April, to individuals, failed to produce the desired 1419. effect; for the answer generally given was that the able-bodied men were almost all serving in the army already. In this state of things he all of a sudden found the main source of his past successes cut off by the unexpected reconcilement of the Burgundians and Armagnacs, and saw that he had now to encounter the united force of the monarchy in the field, as well as the rage of the people whom he had invaded and oppressed, but not enslaved. He had every reason, indeed, to expect that as soon as a formidable army took the field against him, the inhabitants would rise in his rear and cut off his retreat. Already he had experienced their disposition to revolt against his garrisons in the principal towns; and a conspiracy of the people of Rouen to deliver up the place to the Burgundians had only been defeated by the governor, Guy le Bouteillier, to whom the ringleaders confided their design, but who

denounced them to Henry, and had them put to death.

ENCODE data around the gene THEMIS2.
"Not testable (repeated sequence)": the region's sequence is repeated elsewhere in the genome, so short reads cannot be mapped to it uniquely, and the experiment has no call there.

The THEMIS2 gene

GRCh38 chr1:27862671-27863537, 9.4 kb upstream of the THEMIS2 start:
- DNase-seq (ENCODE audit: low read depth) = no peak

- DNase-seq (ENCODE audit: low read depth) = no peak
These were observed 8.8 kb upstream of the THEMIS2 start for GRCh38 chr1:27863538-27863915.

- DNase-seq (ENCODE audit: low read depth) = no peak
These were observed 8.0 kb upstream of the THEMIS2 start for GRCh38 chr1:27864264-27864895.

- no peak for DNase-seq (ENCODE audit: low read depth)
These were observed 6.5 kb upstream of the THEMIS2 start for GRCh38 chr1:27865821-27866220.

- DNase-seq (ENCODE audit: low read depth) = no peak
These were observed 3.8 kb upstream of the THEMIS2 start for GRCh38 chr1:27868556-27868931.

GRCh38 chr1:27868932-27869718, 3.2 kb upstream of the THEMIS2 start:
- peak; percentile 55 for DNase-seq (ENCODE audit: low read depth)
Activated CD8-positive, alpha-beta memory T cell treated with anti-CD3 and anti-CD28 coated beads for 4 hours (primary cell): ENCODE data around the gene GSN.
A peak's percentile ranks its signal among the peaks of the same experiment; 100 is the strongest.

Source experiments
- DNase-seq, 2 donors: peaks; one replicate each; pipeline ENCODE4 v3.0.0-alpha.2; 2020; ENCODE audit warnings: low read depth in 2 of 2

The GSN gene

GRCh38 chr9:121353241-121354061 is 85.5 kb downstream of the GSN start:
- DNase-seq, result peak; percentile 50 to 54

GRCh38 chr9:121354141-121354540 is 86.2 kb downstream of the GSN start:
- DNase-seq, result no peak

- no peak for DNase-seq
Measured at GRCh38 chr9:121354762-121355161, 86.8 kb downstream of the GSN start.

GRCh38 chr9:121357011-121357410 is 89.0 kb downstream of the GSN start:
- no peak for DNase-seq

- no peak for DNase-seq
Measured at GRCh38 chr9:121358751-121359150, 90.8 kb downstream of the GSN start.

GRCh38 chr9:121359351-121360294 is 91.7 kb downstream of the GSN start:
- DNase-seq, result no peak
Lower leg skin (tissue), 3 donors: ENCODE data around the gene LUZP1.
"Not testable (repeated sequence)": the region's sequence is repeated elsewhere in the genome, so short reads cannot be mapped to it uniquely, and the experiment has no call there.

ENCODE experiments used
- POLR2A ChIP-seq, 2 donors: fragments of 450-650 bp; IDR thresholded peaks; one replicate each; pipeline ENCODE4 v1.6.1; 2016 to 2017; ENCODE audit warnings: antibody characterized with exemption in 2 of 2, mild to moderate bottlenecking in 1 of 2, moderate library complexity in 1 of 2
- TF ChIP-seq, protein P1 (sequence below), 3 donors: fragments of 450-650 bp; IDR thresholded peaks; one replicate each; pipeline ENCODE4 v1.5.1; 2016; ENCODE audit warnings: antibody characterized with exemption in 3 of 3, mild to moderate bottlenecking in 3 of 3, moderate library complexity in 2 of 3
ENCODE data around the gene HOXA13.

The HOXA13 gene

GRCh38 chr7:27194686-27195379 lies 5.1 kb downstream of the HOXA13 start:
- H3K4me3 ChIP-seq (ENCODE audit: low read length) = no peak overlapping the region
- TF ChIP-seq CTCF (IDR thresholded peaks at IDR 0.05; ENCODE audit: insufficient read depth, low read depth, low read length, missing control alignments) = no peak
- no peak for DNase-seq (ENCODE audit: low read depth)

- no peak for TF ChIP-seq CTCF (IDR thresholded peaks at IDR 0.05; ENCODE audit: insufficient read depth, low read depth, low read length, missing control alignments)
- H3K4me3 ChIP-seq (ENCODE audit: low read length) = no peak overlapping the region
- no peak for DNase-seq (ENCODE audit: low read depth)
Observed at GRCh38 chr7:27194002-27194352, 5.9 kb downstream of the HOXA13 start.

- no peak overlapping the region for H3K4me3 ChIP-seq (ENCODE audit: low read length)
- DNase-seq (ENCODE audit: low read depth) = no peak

In this situation of complicated difficulty, his wonted courage and decision did not forsake him. Pressing forward, in order to make a great impression before the newly formed alliance of his adversaries should have time to be consolidated and produce a cordial co-operaJuly 31, tion, he marched a strong detachment to Pon1419- toise, a fortified place, about nineteen miles from the capital, and left under the command of L'Isle Adam: he was taken by surprise, and fled with his garrison and the wealthy inhabitants through the gate leading to Paris, as the English entered by the opposite gate. They thus obtained possession of the town, which they gave up to pillage. The riches which it contained, from the number of persons who had taken refuge within its walls, were in great part removed on the first alarm being given that the English were entering; but such was the insubordination which prevailed in the country, that the fugitives, who directed their steps towards Beauvais, were met and rifled on the way by some of the predatory bands which since the commencement of the civil war infested all parts of France. Upon the capture of this place, Clarence was sent to attack Gisors, and before it surrendered he marched his troops close to the walls of Paris, ravaging all the districts in the neighbourhood. The fall of Pontoise and the bold movement of Clarence threw the Parisians into such consternation that no troops were